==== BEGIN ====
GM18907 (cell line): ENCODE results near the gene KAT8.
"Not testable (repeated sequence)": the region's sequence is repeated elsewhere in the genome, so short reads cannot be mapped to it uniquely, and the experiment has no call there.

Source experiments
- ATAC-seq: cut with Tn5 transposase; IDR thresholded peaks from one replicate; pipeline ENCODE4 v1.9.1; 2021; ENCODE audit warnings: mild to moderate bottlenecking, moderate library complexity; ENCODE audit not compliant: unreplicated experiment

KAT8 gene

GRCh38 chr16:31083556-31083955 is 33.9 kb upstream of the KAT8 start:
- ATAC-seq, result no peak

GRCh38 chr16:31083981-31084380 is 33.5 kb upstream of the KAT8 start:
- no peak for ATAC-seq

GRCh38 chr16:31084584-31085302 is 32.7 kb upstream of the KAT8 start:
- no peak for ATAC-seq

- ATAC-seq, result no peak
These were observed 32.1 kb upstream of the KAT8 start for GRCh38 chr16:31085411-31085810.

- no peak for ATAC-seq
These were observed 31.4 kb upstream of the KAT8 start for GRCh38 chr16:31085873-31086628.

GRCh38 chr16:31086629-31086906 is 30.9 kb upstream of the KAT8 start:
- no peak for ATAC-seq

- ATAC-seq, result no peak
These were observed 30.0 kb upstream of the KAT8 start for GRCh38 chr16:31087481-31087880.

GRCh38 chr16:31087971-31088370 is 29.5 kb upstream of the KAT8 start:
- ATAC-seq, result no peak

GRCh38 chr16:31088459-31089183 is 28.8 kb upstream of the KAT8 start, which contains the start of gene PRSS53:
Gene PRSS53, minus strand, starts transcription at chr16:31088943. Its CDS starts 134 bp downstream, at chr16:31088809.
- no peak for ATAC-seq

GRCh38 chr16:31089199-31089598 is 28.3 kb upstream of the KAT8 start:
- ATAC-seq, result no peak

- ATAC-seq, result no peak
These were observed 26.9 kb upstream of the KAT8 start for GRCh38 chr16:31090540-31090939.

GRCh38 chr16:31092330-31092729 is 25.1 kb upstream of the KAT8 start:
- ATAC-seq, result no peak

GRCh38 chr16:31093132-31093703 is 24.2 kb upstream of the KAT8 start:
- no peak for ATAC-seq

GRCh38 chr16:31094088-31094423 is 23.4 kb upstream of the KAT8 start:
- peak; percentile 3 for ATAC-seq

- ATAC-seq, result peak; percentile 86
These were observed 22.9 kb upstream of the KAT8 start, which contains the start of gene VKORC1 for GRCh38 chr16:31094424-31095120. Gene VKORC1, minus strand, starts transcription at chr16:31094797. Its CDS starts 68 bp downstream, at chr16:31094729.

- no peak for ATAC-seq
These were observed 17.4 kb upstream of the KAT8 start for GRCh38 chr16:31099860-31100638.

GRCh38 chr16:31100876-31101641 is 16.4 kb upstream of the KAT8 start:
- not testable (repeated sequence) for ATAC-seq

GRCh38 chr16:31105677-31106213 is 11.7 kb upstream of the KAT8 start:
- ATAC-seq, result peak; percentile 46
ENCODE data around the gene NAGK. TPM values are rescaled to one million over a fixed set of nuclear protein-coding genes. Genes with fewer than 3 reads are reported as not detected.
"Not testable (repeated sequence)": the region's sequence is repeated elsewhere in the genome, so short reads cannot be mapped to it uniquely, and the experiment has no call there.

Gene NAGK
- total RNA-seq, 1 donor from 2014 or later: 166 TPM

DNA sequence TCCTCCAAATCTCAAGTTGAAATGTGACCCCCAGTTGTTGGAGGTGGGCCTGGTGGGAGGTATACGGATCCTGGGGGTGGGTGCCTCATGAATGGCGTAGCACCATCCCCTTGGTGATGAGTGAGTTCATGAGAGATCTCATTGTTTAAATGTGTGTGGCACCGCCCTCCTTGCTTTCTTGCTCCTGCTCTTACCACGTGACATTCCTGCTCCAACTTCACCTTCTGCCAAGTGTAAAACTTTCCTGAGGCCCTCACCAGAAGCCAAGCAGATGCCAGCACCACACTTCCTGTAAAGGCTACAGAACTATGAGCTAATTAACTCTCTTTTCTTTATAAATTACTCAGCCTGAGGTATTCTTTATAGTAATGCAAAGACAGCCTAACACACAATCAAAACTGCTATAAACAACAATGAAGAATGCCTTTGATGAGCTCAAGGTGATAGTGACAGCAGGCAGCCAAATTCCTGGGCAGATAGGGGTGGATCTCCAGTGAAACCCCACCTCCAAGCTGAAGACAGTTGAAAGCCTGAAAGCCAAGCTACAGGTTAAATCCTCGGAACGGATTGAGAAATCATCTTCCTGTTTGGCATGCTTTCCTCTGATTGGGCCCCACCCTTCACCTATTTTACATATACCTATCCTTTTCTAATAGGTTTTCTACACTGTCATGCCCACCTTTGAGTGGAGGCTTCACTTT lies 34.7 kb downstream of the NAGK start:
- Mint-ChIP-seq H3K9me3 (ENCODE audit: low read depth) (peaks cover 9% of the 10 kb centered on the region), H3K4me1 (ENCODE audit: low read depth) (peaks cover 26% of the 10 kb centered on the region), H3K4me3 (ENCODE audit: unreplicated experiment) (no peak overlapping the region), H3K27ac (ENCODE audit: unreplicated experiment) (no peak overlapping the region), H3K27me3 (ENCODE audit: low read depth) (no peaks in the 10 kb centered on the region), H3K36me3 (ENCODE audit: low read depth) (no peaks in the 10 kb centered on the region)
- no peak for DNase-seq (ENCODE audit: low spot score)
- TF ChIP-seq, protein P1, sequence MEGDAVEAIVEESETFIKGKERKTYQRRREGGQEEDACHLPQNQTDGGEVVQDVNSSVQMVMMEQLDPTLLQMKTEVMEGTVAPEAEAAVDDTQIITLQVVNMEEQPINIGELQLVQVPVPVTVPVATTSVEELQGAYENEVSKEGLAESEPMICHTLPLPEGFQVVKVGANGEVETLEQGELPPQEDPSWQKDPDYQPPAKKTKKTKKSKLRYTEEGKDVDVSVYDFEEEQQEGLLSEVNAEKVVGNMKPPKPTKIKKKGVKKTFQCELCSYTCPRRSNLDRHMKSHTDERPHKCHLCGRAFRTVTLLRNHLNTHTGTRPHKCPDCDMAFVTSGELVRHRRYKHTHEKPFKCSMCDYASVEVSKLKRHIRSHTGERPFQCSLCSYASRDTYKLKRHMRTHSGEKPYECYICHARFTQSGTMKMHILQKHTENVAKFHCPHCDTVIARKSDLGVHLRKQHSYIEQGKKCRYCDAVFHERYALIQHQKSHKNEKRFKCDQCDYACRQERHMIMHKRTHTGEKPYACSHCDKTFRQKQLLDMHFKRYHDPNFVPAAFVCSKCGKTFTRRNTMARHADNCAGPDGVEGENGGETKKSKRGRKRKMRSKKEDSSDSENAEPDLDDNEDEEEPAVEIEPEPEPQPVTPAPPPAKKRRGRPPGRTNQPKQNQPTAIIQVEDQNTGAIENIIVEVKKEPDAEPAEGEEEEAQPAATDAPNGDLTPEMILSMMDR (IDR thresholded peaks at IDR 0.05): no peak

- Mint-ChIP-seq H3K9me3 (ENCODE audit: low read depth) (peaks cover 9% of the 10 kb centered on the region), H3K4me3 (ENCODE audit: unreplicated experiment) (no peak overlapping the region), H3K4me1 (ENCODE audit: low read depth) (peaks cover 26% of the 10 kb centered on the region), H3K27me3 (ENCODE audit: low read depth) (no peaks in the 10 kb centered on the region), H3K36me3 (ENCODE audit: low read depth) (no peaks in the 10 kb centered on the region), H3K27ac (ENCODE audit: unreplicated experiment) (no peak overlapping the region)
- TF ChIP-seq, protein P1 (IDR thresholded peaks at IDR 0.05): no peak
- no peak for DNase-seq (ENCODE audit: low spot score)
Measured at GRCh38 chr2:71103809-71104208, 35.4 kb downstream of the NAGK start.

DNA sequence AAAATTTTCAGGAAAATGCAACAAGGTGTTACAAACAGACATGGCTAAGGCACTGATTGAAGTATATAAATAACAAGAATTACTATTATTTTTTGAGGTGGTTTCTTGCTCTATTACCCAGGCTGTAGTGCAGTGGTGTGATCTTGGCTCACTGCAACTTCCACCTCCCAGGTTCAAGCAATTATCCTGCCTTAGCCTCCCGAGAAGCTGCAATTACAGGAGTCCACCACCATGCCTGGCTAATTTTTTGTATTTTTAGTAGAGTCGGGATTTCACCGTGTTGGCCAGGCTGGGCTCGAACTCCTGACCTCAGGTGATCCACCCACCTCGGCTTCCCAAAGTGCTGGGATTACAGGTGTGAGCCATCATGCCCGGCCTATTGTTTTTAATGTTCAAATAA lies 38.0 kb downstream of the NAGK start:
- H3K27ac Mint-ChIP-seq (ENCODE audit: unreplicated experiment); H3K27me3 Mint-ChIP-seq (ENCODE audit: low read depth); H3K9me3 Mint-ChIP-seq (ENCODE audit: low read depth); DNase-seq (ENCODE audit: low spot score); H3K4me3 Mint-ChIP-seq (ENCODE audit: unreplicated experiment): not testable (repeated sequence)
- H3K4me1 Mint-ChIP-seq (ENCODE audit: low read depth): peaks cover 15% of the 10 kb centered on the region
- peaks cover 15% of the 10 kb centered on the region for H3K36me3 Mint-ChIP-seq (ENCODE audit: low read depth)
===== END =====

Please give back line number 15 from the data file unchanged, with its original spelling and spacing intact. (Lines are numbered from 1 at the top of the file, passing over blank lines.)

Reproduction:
These were observed 31.4 kb upstream of the KAT8 start for GRCh38 chr16:31085873-31086628.